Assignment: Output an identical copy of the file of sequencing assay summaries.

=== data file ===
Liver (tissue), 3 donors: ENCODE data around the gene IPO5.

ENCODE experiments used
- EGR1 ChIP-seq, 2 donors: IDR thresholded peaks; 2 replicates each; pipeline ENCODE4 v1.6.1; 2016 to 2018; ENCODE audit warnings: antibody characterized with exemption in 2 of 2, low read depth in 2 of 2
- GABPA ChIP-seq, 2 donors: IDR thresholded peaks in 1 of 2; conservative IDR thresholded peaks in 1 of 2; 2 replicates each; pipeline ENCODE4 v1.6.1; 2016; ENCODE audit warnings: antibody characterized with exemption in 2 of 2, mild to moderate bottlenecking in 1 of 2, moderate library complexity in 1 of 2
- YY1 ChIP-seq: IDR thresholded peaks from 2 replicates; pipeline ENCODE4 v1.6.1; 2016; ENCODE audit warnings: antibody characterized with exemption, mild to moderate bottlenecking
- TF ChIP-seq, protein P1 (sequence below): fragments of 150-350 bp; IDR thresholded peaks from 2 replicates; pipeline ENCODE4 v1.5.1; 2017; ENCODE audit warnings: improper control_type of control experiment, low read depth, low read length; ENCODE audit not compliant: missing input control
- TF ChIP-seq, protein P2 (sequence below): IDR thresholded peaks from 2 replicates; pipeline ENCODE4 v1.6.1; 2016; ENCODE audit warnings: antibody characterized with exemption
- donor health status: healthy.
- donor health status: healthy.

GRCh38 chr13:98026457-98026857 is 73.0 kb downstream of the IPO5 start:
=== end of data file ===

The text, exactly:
Liver (tissue), 3 donors: ENCODE data around the gene IPO5.

ENCODE experiments used
- EGR1 ChIP-seq, 2 donors: IDR thresholded peaks; 2 replicates each; pipeline ENCODE4 v1.6.1; 2016 to 2018; ENCODE audit warnings: antibody characterized with exemption in 2 of 2, low read depth in 2 of 2
- GABPA ChIP-seq, 2 donors: IDR thresholded peaks in 1 of 2; conservative IDR thresholded peaks in 1 of 2; 2 replicates each; pipeline ENCODE4 v1.6.1; 2016; ENCODE audit warnings: antibody characterized with exemption in 2 of 2, mild to moderate bottlenecking in 1 of 2, moderate library complexity in 1 of 2
- YY1 ChIP-seq: IDR thresholded peaks from 2 replicates; pipeline ENCODE4 v1.6.1; 2016; ENCODE audit warnings: antibody characterized with exemption, mild to moderate bottlenecking
- TF ChIP-seq, protein P1 (sequence below): fragments of 150-350 bp; IDR thresholded peaks from 2 replicates; pipeline ENCODE4 v1.5.1; 2017; ENCODE audit warnings: improper control_type of control experiment, low read depth, low read length; ENCODE audit not compliant: missing input control
- TF ChIP-seq, protein P2 (sequence below): IDR thresholded peaks from 2 replicates; pipeline ENCODE4 v1.6.1; 2016; ENCODE audit warnings: antibody characterized with exemption
- donor health status: healthy.
- donor health status: healthy.

GRCh38 chr13:98026457-98026857 is 73.0 kb downstream of the IPO5 start: